The Notebooks of Robert Frost by Robert Frost

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Synopsis

Robert Frost is one of the most widely read, well loved, and misunderstood of modern writers. In his day, he was also an inveterate note-taker, penning thousands of intense aphoristic thoughts, observations, and meditations in small pocket pads and school theme books throughout his life. These notebooks, transcribed and presented here in their entirety for the first time, offer unprecedented insight into Frost's complex and often highly contradictory thinking about poetics, politics, education, psychology, science, and religion--his attitude toward Marxism, the New Deal, World War--as well as Yeats, Pound, Santayana, and William James. Covering a period from the late 1890s to early 1960s, the notebooks reveal the full range of the mind of one of America's greatest poets. Their depth and complexity convey the restless and probing quality of his thought, and show how the unruliness of chaotic modernity was always just beneath his appearance of supreme poetic control.

Edited by preeminent Frost scholar Robert Faggen and annotated to help readers with the poet's more elusive references, the notebooks are also thoroughly cross-referenced, marking thematic connections within these and Frost's other writings, including his poetry, letters, and other prose. This is a major new addition to the canon of Robert Frost's writings.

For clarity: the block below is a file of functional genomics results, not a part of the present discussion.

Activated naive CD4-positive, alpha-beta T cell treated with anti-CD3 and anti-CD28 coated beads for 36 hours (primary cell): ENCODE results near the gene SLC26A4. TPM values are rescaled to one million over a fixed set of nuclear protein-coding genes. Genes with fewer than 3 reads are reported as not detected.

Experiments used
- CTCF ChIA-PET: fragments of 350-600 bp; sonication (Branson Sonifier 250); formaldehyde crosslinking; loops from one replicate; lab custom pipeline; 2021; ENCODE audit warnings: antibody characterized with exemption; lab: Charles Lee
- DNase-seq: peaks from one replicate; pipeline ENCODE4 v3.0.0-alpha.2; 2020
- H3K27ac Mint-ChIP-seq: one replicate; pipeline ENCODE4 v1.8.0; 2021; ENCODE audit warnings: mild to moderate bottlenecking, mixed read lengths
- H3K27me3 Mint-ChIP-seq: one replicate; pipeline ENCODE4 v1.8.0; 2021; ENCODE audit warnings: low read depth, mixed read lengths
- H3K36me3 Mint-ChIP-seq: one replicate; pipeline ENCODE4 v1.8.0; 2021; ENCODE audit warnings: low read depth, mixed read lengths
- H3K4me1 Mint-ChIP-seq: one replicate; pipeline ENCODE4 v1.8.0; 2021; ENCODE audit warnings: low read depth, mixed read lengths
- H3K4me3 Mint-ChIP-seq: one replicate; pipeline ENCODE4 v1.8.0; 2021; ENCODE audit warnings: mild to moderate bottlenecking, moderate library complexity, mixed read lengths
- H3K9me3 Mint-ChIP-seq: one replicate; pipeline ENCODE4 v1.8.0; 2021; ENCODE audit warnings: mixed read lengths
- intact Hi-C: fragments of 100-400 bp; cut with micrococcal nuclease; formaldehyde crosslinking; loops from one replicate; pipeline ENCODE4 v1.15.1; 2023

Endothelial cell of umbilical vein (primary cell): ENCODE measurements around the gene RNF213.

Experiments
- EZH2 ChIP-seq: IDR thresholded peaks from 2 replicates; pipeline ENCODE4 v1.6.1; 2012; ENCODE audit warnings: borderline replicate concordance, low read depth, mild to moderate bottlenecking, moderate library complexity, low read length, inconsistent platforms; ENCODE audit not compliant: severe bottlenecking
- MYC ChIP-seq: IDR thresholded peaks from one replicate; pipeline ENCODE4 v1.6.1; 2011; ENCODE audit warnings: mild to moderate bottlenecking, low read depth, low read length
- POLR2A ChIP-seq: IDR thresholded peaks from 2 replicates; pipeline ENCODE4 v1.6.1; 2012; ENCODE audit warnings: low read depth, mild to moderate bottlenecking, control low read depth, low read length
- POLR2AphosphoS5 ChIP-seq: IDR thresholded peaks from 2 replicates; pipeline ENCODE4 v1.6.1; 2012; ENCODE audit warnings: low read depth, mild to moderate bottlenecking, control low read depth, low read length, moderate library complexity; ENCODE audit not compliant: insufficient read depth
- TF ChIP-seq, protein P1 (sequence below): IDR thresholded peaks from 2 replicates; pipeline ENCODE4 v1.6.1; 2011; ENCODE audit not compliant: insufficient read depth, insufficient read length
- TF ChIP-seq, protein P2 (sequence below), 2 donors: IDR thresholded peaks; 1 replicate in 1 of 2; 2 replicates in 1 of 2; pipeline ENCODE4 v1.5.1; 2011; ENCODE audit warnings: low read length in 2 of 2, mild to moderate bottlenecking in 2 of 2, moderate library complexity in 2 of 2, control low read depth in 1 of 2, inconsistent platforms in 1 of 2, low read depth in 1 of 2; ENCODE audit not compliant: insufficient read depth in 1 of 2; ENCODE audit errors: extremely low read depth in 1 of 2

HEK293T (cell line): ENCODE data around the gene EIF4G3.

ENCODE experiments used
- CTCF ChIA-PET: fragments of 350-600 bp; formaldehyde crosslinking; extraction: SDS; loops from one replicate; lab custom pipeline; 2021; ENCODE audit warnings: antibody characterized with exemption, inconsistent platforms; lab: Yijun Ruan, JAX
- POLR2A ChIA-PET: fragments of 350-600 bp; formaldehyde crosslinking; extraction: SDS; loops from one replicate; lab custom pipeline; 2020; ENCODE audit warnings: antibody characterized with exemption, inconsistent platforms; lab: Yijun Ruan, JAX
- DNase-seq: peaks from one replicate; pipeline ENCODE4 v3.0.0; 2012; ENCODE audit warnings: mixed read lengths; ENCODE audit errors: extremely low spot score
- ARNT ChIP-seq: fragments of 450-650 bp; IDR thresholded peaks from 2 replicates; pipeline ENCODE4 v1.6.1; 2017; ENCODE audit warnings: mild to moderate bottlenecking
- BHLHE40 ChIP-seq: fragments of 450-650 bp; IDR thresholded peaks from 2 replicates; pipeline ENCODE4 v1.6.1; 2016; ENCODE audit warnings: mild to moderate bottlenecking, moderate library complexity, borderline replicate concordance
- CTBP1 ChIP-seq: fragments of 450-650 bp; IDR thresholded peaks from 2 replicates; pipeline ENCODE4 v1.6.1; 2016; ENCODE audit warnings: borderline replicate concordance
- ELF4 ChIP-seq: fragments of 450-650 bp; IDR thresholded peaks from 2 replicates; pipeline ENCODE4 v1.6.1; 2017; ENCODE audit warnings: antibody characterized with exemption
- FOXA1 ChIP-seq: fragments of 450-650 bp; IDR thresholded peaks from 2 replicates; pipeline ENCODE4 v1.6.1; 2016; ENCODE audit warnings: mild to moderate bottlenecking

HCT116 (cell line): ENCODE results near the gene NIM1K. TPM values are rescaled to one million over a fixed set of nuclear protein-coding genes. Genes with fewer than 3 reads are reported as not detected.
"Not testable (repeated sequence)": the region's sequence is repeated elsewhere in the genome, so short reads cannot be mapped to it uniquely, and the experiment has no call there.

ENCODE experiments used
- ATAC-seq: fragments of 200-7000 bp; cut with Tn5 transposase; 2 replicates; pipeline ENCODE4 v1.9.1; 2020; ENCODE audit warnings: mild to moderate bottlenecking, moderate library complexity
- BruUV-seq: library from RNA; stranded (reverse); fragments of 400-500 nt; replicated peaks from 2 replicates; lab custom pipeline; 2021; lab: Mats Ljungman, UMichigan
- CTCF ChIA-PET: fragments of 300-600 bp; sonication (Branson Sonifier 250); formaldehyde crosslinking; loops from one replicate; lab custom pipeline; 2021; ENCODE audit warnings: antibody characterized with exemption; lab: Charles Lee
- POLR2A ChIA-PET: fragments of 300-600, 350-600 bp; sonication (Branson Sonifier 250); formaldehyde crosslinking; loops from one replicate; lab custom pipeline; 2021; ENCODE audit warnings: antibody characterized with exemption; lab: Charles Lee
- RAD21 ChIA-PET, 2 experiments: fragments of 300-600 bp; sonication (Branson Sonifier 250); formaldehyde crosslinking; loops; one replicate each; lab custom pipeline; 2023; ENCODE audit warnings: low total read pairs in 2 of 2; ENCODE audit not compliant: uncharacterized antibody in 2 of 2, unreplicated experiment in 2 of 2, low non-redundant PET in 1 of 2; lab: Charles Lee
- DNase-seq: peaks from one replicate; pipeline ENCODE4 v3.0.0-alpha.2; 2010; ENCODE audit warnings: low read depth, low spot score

About Robert Frost

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Robert Frost, the quintessential poet of New England, was born in San Francisco in 1874. He was educated at Dartmouth College and Harvard University. Although he managed to support himself working solely as a poet for most of his life and holding various posts with a number of universities, as a young man he was employed as a bobbin boy in a mill, a cobbler, a schoolteacher, and a farmer. Frost, whose poetry focuses on natural images of New England, received the Pulitzer Prize for Poetry four times for: New Hampshire, Collected Poems, A Further Range, and A Witness Tree. His works are noted for combining characteristics of both romanticism and modernism. He also wrote A Boy's Will, North of Boston, Mountain Interval, and The Gift Outright, among others. Frost married Elinor Miriam White in 1895, and they had six children--Elliott, Lesley, Carol, Irma, Marjorie, and Elinor Bettina. He died in Boston in 1963. He is an associate professor of literature at Claremont McKenna College. He is the author of Robert Frost & the Challenge of Darwin.
 
Published January 30, 2007 by Belknap Press. 848 pages
Genres: Biographies & Memoirs, Education & Reference, Literature & Fiction. Non-fiction

Unrated Critic Reviews for The Notebooks of Robert Frost

Publishers Weekly

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Better suited to flipping around in than reading straight through, this is an essential book for Frost fans and serious poetry lovers, who will find it to be a trove of Frost's famously earthy and yet deceptively simple wisdom, as well as a damn good read.

Nov 20 2006 | Read Full Review of The Notebooks of Robert Frost

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